Moody's Commercial Property Price Index Drops 3.3% In August, At Lowest Level Since 2002

Luckily the banks don't care about that $3 trillion footnote on their balance sheets known as CRE. Because if they did, they would all be insolvent: the Moody's REAL/Commercial Property Price Index index dropped by 3.3% in August, and is now 45.1% lower compared to the October 2007 peak. The attached chart says it all, or almost all - it actually says nothing about why banks are still trading at positive equity values.

Goldman Warns On The (Hyper)Inflationary Consequences Of A Successful QE2

One of the more devious consequences of QE2, is that it carries the seeds of its own destruction with it. Namely, if after flooding bank basements with another $2 trillion in excess reserves, and if bank lending picks up, suddenly the amount of currency in circulation will explode by over 300% from under $1 trillion to around $4 trillion. And while a comparable increase in wages is certainly not guaranteed to occur concurrently, what this explosion in the free money will do is lead to a very rapid and drastic destabilization in the concept of a dollar-based reserve currency. The only thing that could prevent this are the Fed's mechanisms to extract liquidity from the system. Alas, the IOER process is very much unproven, and should animal spirits kindle at the peak of the biggest liquidity tsunami in history, that money will inevitably make its way to Main Street, not Liberty 33. All this has made Goldman's Ed McKelvey warn that should increased bank lending be the end result of QE2 (and ultimately that is precisely what it should be, as that would be indicative of a healthy economy), then, to put it so everyone will get it, "this would cause too much money to chase too few goods." And, as liquidity extraction then would likely be impossible, it would be the beginning of the end: "The obvious risk to this last point is if inflation expectations surge. In a stronger growth environment than now prevails, such a surge could prove difficult to control. It would require Fed officials to remove the liquidity quickly, which is why they will concentrate on purchases of Treasuries (easier to sell back into the market) and remind us continually of the tools they have developed to withdraw the liquidity (by periodically using them in small size)." Too bad the Fed will soon be forced to buy MBS (again), REITs, ETFs and pretty much everything else.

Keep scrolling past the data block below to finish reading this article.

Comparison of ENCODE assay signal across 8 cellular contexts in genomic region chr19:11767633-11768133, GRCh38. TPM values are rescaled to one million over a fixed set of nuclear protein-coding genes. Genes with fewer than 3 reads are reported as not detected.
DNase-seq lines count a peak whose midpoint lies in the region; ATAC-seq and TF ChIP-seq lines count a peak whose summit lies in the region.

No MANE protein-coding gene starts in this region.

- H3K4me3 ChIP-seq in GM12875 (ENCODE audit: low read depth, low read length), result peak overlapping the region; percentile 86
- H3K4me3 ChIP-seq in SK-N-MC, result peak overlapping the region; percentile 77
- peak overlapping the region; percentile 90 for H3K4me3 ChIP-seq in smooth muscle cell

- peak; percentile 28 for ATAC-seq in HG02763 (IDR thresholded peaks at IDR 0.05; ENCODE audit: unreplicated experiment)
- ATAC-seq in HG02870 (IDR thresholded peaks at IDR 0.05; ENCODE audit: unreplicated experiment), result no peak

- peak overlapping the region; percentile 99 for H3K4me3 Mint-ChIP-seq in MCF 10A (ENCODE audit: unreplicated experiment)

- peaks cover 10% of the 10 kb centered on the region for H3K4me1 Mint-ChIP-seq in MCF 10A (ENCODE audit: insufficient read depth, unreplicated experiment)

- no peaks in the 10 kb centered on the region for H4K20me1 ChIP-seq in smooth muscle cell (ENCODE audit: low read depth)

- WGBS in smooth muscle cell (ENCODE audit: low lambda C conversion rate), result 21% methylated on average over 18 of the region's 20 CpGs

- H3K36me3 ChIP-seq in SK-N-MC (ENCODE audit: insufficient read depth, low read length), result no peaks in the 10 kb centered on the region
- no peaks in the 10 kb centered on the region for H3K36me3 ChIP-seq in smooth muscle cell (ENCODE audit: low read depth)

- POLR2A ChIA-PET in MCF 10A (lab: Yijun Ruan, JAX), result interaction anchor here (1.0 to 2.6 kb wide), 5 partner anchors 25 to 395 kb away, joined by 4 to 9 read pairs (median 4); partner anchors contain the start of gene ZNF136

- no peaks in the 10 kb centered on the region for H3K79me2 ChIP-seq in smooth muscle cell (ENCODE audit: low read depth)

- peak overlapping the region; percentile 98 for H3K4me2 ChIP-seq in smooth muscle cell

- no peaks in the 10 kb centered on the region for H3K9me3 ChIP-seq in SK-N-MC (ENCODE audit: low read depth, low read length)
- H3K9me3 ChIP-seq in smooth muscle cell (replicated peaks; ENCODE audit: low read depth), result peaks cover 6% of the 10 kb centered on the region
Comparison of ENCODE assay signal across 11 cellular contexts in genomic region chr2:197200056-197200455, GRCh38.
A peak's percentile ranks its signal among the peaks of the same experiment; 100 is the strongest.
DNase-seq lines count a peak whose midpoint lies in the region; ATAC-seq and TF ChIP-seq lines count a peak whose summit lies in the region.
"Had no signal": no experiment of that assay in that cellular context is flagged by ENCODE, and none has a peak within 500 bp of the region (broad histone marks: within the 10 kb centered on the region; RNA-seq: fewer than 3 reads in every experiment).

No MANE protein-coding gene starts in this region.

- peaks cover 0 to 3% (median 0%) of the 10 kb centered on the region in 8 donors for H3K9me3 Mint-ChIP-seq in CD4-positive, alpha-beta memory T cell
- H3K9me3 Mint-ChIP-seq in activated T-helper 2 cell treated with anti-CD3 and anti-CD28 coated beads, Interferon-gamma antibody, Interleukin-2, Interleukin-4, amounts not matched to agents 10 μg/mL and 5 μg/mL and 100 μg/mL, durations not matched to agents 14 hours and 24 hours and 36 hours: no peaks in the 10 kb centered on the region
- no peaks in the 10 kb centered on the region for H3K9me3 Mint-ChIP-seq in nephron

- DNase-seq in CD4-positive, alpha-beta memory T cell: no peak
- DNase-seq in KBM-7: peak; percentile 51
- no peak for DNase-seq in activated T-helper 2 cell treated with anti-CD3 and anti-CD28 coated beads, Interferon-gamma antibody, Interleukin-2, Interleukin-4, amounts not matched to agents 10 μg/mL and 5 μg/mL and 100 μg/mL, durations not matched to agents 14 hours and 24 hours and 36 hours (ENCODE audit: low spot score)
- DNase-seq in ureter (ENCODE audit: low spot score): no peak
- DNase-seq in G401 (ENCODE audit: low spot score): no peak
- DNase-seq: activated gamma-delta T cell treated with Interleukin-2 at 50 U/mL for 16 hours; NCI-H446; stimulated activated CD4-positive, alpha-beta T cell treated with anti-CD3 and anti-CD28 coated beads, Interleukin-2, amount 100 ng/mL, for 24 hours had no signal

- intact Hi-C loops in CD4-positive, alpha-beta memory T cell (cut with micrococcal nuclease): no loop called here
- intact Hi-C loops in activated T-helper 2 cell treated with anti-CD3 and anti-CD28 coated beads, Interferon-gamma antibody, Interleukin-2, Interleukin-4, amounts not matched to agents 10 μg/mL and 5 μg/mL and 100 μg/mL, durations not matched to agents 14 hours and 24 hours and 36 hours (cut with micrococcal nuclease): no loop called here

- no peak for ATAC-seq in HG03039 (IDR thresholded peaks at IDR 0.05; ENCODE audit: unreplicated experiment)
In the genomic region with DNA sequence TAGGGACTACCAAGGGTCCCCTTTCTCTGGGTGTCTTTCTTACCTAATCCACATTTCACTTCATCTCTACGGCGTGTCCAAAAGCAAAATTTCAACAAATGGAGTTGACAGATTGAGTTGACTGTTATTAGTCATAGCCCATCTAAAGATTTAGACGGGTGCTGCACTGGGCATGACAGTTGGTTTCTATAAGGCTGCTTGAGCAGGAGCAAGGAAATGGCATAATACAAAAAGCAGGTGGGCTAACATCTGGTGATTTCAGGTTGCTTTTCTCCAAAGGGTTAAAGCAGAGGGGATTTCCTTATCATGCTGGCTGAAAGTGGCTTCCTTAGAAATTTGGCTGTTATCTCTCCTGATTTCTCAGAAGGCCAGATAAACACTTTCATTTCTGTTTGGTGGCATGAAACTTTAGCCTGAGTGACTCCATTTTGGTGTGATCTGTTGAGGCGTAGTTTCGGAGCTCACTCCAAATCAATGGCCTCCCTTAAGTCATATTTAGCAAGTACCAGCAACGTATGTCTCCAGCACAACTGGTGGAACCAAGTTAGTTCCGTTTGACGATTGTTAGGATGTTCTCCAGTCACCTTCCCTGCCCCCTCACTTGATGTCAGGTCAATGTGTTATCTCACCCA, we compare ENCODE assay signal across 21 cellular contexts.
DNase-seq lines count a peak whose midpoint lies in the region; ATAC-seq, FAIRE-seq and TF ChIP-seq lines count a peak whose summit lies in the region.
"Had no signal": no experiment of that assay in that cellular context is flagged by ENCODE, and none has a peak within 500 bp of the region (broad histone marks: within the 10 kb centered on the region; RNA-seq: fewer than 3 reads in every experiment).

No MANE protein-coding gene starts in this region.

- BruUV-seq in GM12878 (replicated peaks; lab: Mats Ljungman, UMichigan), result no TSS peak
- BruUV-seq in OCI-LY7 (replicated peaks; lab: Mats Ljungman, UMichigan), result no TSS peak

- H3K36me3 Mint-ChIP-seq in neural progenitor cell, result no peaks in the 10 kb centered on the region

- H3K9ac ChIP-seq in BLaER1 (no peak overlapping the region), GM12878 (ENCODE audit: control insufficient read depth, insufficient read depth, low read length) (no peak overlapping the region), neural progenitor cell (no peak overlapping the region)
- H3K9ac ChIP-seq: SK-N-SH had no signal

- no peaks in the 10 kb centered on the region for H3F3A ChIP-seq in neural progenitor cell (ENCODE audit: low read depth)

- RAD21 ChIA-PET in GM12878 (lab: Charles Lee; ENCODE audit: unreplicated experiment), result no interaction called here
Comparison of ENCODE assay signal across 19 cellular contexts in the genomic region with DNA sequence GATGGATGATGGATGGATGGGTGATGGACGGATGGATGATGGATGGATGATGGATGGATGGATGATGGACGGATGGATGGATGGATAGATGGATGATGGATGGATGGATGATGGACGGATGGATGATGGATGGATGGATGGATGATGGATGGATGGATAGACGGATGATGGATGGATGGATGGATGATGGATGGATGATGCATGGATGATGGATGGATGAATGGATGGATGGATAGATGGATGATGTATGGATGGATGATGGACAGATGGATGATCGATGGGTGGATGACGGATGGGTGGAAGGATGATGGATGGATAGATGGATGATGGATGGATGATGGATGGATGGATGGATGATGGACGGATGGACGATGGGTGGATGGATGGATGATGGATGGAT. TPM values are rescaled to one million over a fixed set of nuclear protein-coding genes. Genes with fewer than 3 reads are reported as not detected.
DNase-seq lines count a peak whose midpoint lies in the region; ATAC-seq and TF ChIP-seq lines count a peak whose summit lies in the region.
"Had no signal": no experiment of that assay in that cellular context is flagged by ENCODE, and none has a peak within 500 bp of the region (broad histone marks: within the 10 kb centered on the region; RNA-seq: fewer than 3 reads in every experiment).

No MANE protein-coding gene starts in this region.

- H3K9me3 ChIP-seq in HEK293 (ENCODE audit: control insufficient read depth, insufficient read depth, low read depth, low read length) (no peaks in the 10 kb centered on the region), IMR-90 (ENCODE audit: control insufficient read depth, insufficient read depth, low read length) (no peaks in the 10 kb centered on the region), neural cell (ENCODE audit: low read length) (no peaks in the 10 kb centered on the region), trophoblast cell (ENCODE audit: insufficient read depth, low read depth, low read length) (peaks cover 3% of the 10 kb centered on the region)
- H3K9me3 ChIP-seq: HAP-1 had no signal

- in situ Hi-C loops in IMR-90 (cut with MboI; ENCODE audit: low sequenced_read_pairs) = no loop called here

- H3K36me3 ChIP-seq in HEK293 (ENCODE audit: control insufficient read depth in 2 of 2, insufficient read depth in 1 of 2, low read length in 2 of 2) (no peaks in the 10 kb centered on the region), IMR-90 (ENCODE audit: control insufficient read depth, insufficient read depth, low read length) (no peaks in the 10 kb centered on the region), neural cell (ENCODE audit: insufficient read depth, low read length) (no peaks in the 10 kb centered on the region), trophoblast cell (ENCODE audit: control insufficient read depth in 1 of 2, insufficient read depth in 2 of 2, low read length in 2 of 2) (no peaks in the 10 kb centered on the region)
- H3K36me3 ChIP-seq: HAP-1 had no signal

Reggie Middleton's picture

Before I release my opinion of JPM's most quarterly results, I want to demonstrate the risk that banks take in releasing provisions to boost accounting earnings in this environment. After reading this in its entirety, JPM shareholders should be infuriated at JPM management's actions, which are sure to be reversed in the near to medium term. It is not as if the accounting earnings boost has fooled anyone and lifted the stock, which is currently down on an up day.

Econophile's picture

The recovery of the economy depends on several important factors, but the recovery of the real estate market is near the top of the list, especially commercial real estate (CRE) because most of America's banks are loaded down with CRE debt. Here is a current assessment of the state of the CRE market.